London: Scientists have claimed to have found the first tantalising signs of life to be detected in waters from a subglacial lake, half a mile beneath the snowy wastes of the Antarctic.
Water retrieved from sub-glacial Lake Whillans contains tiny cells which glowed green in response to DNA-sensitive dye applied in preliminary tests, the Daily Mail reported.
While researchers need to carry out further time-consuming tests to see whether the cells are actually still alive, it offers the possibility that there could be as yet unknown life lurking beneath the ice.
The findings come a fortnight after a team of scientist adventurers made the perilous 1,000 mile journey from the US-controlled McMurdo Station to the location of Lake Whillans.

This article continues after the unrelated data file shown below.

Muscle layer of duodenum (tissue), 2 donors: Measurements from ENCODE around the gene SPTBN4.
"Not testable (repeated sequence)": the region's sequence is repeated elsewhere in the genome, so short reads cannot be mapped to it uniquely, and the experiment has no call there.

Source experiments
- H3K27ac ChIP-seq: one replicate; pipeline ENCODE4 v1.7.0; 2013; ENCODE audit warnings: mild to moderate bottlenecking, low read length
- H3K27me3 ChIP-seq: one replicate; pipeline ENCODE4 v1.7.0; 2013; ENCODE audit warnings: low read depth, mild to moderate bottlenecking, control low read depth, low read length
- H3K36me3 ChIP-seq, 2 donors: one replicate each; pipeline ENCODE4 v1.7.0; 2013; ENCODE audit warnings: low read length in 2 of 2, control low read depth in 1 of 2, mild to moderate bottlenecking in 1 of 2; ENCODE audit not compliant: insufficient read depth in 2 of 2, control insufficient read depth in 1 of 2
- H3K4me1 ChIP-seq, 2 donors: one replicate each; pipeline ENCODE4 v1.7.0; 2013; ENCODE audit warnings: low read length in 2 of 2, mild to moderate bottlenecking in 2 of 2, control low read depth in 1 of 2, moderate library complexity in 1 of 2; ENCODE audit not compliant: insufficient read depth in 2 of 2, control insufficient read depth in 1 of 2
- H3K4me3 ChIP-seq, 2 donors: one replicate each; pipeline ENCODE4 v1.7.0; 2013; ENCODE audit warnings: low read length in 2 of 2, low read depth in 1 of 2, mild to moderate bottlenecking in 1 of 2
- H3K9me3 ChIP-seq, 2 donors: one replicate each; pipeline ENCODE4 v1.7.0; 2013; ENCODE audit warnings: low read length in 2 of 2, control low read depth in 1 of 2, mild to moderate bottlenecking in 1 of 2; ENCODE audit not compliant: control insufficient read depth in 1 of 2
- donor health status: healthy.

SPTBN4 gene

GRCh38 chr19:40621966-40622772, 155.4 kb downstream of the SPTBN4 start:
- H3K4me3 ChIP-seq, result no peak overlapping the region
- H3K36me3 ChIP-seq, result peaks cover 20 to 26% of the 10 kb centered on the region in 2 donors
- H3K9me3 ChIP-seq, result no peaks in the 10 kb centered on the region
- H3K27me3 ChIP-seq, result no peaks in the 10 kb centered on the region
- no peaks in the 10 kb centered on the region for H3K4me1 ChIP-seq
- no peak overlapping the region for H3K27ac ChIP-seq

The researchers from the US-led Whillans Ice Stream Subglacial Access Research Drilling project spent weeks boring down 2,600ft through the thick ice to make a hole big enough to collect samples.
The water sample was hurried into the team’s mobile lab, where some was squirted into bottles containing a growth medium which will culture whatever bacteria it contains.
It may be weeks or months before scientists know for certain whether what they have found are new discoveries or merely examples of microbes that exist elsewhere on Earth.
Researchers said that it is likely that the microbes probably eat rocks in the lake. They also said that despite being sealed under 2,600ft of ice, they probably have a steady oxygen supply from ice melting around the lake.
“When you melt ice, you’re liberating the air bubbles [trapped in that ice],” WISSARD team member Mark Skidmore told Discover magazine.
“That’s 20 percent oxygen. It’s being supplied to the bed of the glacier,” he said.
Discovery of life in this isolated environment will help scientists understand the limits of life on Earth and inform the search for life on other planets.